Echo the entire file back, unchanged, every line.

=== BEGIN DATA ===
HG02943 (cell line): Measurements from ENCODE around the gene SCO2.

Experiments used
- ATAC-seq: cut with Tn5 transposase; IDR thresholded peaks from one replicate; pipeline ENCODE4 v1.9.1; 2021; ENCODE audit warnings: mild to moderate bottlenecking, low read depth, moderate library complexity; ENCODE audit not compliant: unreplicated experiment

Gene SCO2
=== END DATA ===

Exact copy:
HG02943 (cell line): Measurements from ENCODE around the gene SCO2.

Experiments used
- ATAC-seq: cut with Tn5 transposase; IDR thresholded peaks from one replicate; pipeline ENCODE4 v1.9.1; 2021; ENCODE audit warnings: mild to moderate bottlenecking, low read depth, moderate library complexity; ENCODE audit not compliant: unreplicated experiment

Gene SCO2